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Femicide and Xenophobia: are we making progress?

By Nov 4, 2019 Nov 5th, 2019 No Comments

To put it mildly, South Africa has seen plenty of unrest over the course of the past few weeks. The country has been forced to face up to a multitude of problems, including femicide and xenophobia. While there is certainly no denying that SA has a long, long way to go in terms of resolving these issues, there has been some positive progress made.

Men are standing up

With countless senseless murders of women taking place every single day (statistics show that a woman is murdered every three hours in SA), men are standing up and taking accountability. It is becoming both evident and accepted that this is an issue that only men can truly change.

Bruce J. Little, a South African male, had the following to say on social media:

What is wrong with us, men?

Brutalising and slaughtering our own women and children without remorse. Sitting in the dock with sick smiles on our faces, unafraid of the consequences of our sick actions?

How have we severed our own hearts? How are we so inhumane? What has happened to us? What’s wrong with us, guys?

We are all implicit in one way or another if we don’t do something. Wailing a pathetic chorus of “not all men” is NOT the solution. Why be defensive towards women? Focus on the problem. The problem is MEN! It is our problem. We are the problem.

We are killing those we love the most, and as men, we are slaying one another even more unflinchingly.

Life is cheap to a man, even his own when he faces a life behind bars at the mercy of other merciless men for the rest of his miserable existence.

Not “all” men? Even if it was only ONE man it would be all of our responsibility. But there are many of these terrible men doing horrific things! Stadiums-full of rapists and murderers. How does this excuse serve you or anyone else?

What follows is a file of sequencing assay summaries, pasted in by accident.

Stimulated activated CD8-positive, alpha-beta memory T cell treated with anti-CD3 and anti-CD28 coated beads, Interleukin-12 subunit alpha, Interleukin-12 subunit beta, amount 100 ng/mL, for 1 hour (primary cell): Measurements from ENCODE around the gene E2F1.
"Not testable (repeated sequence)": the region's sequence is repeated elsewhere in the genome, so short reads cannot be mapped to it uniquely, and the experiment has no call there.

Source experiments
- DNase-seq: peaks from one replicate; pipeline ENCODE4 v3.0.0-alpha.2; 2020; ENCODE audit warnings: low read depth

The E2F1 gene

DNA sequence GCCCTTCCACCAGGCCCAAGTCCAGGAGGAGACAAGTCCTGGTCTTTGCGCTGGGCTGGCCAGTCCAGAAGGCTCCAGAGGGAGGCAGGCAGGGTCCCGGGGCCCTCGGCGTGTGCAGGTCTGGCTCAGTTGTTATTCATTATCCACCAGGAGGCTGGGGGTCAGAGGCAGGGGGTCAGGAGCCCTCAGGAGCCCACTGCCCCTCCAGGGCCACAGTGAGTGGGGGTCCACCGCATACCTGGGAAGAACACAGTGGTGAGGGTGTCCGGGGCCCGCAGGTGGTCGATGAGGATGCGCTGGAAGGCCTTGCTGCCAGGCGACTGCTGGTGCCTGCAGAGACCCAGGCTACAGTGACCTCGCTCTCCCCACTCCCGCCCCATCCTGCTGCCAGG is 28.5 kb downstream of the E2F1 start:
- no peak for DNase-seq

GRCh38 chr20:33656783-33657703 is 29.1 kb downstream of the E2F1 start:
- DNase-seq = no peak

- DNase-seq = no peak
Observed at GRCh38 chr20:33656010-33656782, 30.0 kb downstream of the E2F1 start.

This affects ALL women and children, so it is the responsibility of ALL men!

I take responsibility. I know this is work that I must do. I know, because I am a man!


South Africa is becoming widely known for its xenophobic behaviour, and this year has been no exception. In fact, the hatred of foreigners led to several deaths and property damage over the last few weeks. Many locals have taken a stand against this behaviour, urging other South Africans to curb their actions.

What we have seen in the past few days is unacceptable. The attacks on foreign nationals and their businesses are purely xenophobic. It is a violation of human rights and a violation of our Constitution. Our Constitution enshrines the right to freedom from all forms of violence. That right applies to everyone in South Africa, whether citizens or not,” said IFP president emeritus and traditional prime minister to the Zulu nation, Mangosuthu Buthelezi.

It has become increasingly obvious that the only way in which our country’s problems can be solved is for us all to take responsibility and band together to move forward, making better choices every day. If we are indeed able to do this, even in the face of adversity, there is still hope for our beautiful rainbow nation to grow and thrive.

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